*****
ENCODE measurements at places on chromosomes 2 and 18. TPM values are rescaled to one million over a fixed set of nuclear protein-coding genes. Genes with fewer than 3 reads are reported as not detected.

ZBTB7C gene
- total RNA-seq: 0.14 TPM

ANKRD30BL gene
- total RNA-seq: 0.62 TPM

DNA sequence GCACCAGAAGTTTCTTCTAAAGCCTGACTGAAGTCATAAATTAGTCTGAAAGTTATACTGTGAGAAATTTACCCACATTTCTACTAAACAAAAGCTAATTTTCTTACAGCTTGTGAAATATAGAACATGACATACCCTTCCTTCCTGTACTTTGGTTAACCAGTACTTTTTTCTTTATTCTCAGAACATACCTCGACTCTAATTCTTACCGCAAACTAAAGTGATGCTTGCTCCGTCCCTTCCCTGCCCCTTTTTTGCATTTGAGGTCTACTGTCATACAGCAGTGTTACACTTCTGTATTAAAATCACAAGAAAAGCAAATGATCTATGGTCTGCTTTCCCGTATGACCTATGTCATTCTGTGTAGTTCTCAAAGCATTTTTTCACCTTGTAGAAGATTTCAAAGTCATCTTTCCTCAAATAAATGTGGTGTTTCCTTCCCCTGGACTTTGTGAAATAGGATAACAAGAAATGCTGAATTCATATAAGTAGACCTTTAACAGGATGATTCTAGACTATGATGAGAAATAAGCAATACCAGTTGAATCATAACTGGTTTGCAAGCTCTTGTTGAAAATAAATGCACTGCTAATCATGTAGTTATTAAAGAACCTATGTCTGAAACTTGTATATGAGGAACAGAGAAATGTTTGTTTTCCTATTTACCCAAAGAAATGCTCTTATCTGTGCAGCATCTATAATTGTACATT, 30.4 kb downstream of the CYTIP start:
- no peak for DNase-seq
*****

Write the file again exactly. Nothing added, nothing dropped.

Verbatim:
ENCODE measurements at places on chromosomes 2 and 18. TPM values are rescaled to one million over a fixed set of nuclear protein-coding genes. Genes with fewer than 3 reads are reported as not detected.

ZBTB7C gene
- total RNA-seq: 0.14 TPM

ANKRD30BL gene
- total RNA-seq: 0.62 TPM

DNA sequence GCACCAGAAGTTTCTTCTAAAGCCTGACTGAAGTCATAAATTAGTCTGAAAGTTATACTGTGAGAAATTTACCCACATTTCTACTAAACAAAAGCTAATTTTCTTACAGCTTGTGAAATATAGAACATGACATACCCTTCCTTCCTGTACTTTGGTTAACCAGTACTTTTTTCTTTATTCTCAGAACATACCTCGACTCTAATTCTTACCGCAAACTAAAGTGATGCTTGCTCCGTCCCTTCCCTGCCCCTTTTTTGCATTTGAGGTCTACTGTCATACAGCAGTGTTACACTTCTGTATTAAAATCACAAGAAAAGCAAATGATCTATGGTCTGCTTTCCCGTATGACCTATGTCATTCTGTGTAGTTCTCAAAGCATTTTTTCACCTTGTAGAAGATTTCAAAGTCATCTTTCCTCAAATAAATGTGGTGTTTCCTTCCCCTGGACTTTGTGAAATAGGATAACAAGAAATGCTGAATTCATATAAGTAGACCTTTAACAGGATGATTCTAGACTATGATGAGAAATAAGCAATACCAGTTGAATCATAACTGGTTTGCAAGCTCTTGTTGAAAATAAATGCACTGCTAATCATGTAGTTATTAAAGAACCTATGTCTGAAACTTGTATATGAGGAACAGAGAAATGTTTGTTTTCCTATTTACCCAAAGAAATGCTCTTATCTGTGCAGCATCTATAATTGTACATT, 30.4 kb downstream of the CYTIP start:
- no peak for DNase-seq